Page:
click it to see the full resolution image capture.
Nov 28, 2009:
"Hiring" Open Source Developer for Video
If you have experience working on image stitching and
interesting in apply/extending this to process video, I'm willing to fund your
work. The project should take a set of movie files and perform the
- Calculate feature descriptors for individual video streams and
automatically find overlaps in both space and time
- Produce a single high resolution output video (jpeg stills are sufficient)
- Support various projections and mappings
- Support image, gamma, and color blending
- Experiment with synthesizing "tween" frames in order to blend videos that are
not synchronized at the millisecond level
Ideally this work would extend an existing open source project
Dec 13, 2009:
First attempt at head tracking using TrackIR
I was experimenting with head tracking using TrackIR from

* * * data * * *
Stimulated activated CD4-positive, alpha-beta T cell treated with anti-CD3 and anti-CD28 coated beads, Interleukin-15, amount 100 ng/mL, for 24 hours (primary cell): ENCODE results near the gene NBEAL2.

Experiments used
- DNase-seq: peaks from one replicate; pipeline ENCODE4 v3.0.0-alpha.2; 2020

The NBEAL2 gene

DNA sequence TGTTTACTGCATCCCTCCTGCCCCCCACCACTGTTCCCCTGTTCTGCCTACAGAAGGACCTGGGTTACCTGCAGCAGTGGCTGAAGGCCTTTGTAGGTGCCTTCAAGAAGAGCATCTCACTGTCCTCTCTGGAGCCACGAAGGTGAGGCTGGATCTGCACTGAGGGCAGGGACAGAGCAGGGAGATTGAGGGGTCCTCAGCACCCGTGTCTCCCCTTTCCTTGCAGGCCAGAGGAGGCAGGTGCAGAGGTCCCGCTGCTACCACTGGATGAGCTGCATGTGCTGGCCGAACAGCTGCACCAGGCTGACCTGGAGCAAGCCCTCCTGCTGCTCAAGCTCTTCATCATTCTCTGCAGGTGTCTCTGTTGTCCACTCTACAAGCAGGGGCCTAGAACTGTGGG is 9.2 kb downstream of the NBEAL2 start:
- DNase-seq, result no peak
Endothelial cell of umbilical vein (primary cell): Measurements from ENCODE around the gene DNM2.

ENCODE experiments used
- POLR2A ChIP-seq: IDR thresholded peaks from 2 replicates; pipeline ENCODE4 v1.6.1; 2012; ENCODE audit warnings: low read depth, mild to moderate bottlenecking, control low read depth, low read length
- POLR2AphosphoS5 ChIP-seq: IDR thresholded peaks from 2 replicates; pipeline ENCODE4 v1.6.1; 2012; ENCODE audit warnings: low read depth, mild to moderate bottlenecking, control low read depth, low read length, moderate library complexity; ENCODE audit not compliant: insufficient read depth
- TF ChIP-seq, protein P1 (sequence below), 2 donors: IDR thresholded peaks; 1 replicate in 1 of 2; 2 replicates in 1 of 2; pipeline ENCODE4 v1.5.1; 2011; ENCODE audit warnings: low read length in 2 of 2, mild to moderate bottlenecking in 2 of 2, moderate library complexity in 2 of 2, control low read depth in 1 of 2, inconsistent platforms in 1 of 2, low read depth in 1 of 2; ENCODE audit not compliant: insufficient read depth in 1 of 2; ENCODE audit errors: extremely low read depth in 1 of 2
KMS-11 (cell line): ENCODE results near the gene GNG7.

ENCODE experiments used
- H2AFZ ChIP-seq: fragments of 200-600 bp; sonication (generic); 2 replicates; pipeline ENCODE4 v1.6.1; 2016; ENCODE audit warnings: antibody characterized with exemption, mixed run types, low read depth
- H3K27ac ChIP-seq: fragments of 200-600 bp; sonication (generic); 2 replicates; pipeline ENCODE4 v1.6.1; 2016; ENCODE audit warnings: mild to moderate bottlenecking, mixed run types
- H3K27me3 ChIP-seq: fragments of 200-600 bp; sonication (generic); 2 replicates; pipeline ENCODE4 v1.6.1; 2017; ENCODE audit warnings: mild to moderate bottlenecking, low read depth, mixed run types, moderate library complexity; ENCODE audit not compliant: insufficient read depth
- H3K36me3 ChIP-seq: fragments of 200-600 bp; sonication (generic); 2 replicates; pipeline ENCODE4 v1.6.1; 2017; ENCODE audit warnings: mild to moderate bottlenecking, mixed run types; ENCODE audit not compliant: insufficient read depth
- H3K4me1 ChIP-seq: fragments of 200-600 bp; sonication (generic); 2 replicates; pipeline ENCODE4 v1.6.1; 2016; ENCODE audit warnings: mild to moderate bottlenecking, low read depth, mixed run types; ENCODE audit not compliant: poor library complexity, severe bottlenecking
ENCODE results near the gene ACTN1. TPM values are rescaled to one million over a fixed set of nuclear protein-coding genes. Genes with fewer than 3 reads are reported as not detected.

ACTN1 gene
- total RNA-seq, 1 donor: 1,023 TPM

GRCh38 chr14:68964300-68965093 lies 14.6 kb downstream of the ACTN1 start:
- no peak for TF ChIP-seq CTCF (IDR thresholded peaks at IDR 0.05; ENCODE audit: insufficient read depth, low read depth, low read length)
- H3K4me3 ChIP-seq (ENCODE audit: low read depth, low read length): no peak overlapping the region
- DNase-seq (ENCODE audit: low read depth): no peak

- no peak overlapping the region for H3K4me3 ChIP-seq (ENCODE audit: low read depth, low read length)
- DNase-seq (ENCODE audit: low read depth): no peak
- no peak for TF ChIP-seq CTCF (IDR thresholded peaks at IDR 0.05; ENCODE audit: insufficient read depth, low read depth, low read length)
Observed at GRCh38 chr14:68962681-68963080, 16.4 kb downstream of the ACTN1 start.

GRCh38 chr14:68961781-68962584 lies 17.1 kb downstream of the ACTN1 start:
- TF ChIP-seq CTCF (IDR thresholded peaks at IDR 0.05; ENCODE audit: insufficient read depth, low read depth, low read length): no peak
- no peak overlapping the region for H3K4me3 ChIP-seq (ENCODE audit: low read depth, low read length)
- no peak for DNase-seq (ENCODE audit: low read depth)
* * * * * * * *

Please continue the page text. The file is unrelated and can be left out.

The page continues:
Natural Point. This near infrared camera does a pretty good job for
the price. The main limitation is has is a pretty limited capture
volume with one camera, though it appears you can use Natural Point's SDK to get
data from multiple cameras, so this could be used to increase the capture volume
you are working with. Natural Point's other software tools which do
multi-camera calibration and multi-camera triangulation are not available for
TrackIR, it appears they try hard to encourage non-gaming consumer to move to
the OptiTrack camera systems. As well, I don't think TrackIR support a
sync-signal so capturing fast moving objects will likely have higher errors (but
ok for my purposes).
The results of my test turned out pretty well, here is a video:
April 24, 2010:
Using a depth map to enhance 3d effect for video
I found a depth map can be used to convert 2d video into 3d to
provide more realistic views as the user's head position changes.
Below is a demo using hand drawn depth maps. I'm als investigating